The objective of this study was to evaluate the capability of an expert system described in the previous paper (S. Bradbury et al., Toxicol. Sci. 58, 253–269) to identify the potential for chemicals to act as ligands of mammalian estrogen receptors (ERs). The basis of the expert system was a structure activity relationship (SAR) model, based on relative binding affinity (RBA) values for steroidal and nonsteroidal chemicals derived from human ERa (hERa) competitive binding assays. The expert system enables categorization of chemicals into (RBA ranges of < 0.1, 0.1 to 1, 1 to 10, 10 to 100, and >150% relative to 17b-estradiol. In the current analysis, the algorithm was evaluated with respect to predicting RBAs of chemicals assayed with ERs from MCF7 cells, and mouse and rat uterine preparations. The best correspondence between predicted and observed RBA ranges was obtained with MCF7 cells. The agreement between predictions from the expert system and data from binding assays with mouse and rat ER(s) were less reliable, especially for chemicals with RBAs less than 10%. Prediction errors often were false positives, i.e., predictions of greater than observed RBA values. While discrepancies were likely due, in part, to species-specific variations in ER structure and ligand binding affinity, a systematic bias in structural characteristics of chemicals in the hERa training set, compared to the rodent evaluation data sets, also contributed to prediction errors. False-positive predictions were typically associated with ligands that had shielded electronegative sites. Ligands with these structural characteristics were not well represented in the training set used to derive the expert system. Inclusion of a shielding criterion into the original expert system significantly increased the accuracy of RBA predictions. With this additional structural requirement, 38 of 46 compounds with measured RBA values greater than 10% in hERa, MCF7, and rodent uterine preparations were correctly categorized. Of the remaining 129 compounds in the combined data sets, RBA values for 65 compounds were correctly predicted, with 47 of the incorrect predictions being false positives. Based upon this exploratory analysis, the modeling approach, combined with a high-quality training set of RBA values derived from a diverse set of chemical structures, could provide a credible tool for prioritizing chemicals with moderate to high ER binding affinity for subsequent in vitro or in vivo assessments.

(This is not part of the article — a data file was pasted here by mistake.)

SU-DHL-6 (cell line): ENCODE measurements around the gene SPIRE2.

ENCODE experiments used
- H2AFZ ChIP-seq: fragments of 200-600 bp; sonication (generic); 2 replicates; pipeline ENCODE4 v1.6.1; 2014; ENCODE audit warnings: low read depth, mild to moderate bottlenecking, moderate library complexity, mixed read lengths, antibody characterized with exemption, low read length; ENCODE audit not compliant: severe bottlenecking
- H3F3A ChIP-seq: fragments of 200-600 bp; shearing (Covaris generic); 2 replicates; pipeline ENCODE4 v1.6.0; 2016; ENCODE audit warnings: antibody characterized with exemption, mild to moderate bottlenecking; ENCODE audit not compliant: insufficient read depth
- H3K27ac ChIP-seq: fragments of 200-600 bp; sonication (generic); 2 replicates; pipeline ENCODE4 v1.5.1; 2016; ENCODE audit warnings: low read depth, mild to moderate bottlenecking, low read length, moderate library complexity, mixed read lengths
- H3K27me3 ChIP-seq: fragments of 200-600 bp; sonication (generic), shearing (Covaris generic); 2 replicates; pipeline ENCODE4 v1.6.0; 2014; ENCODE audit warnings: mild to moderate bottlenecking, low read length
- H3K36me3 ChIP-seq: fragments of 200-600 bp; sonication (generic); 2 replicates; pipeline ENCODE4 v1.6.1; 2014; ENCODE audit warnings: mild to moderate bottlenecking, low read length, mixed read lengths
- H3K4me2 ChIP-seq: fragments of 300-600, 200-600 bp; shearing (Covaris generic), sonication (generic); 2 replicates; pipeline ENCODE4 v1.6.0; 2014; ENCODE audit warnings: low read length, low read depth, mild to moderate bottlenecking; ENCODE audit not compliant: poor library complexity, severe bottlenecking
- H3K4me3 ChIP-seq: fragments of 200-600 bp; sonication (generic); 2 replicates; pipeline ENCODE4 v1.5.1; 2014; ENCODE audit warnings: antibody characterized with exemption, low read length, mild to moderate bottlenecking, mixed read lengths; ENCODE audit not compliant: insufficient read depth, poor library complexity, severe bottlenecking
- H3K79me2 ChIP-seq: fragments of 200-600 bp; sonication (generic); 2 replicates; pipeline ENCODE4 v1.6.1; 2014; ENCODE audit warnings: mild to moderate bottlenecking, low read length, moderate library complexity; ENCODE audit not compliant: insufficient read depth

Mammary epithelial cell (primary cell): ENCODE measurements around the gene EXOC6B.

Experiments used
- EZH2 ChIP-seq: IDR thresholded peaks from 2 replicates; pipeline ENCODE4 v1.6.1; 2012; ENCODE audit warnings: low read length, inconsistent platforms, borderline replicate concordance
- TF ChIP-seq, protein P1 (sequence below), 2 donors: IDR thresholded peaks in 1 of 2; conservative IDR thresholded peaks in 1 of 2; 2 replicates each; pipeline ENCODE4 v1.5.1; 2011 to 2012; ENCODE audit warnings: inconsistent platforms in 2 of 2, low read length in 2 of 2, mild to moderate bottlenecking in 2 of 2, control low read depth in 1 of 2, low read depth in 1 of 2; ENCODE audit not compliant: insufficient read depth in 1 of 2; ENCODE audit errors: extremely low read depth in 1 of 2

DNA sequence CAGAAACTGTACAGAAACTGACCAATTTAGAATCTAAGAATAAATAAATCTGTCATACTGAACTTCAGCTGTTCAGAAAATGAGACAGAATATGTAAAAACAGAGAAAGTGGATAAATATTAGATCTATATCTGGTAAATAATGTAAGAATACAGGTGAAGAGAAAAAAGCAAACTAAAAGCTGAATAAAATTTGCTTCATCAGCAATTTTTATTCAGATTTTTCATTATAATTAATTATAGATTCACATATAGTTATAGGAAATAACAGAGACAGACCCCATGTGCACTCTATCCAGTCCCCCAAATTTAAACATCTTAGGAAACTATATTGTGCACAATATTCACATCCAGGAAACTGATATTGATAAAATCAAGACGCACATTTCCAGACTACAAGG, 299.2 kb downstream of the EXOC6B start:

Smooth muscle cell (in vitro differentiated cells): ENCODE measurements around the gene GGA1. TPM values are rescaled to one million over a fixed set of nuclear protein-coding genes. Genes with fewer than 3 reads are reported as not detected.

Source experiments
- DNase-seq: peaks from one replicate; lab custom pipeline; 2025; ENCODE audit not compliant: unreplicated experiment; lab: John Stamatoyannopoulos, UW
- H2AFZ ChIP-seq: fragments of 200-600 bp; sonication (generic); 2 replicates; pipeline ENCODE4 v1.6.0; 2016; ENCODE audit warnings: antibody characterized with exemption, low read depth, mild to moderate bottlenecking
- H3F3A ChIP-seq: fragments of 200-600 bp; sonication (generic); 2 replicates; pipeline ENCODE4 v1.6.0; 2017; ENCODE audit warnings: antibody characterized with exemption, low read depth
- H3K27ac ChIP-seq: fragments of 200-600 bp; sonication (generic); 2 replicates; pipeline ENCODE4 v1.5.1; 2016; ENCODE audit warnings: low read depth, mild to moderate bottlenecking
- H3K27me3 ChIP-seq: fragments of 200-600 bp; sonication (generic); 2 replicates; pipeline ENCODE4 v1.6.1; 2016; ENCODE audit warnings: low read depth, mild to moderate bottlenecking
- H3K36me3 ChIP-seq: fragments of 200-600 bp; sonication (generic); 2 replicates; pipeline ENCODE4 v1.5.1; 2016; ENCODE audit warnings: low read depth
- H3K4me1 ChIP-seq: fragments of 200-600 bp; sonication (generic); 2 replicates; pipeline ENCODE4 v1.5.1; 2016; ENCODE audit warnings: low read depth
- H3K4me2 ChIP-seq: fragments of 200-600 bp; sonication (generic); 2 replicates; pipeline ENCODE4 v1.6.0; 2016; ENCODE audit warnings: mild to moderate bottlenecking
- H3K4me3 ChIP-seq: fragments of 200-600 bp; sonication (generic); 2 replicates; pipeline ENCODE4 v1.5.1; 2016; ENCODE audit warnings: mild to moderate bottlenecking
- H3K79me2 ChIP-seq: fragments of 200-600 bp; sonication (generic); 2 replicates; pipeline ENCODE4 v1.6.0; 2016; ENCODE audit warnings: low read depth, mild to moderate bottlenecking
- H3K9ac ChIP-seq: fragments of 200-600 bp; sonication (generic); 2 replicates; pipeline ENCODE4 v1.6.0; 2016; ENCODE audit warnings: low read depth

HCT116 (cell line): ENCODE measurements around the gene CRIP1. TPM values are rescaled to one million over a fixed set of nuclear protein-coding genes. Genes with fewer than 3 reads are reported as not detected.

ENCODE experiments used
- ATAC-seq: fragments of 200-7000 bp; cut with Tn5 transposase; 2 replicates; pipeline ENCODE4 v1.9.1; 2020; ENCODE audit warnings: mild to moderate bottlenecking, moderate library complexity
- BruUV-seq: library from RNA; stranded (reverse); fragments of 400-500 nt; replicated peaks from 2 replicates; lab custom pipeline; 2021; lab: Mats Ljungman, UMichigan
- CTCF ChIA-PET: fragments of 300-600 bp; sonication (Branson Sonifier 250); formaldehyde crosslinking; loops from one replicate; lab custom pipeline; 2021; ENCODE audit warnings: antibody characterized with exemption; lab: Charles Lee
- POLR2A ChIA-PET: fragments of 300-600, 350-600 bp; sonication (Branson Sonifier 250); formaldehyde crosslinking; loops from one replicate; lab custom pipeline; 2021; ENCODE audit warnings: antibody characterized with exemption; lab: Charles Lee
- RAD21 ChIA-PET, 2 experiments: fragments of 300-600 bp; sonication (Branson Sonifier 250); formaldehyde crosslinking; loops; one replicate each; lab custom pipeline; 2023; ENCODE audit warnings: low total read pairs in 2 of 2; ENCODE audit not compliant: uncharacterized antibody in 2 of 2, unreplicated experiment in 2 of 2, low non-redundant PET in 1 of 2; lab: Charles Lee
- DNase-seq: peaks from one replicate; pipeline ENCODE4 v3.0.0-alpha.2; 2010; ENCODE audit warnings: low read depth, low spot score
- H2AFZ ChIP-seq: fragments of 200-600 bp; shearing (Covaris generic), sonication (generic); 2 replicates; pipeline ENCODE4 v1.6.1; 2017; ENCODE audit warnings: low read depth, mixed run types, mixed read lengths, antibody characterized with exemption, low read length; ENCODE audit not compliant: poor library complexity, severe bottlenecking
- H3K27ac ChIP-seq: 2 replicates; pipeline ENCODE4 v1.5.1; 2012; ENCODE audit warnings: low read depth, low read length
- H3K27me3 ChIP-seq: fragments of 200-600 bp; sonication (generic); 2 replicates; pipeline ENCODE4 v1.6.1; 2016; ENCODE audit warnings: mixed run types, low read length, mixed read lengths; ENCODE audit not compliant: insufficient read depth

- structure activity relationships;,
- expert systems,
- mammalian estrogen receptors,
- binding affinity,
- estrogen receptor ligands
Available at: http://works.bepress.com/steven_bradbury/13/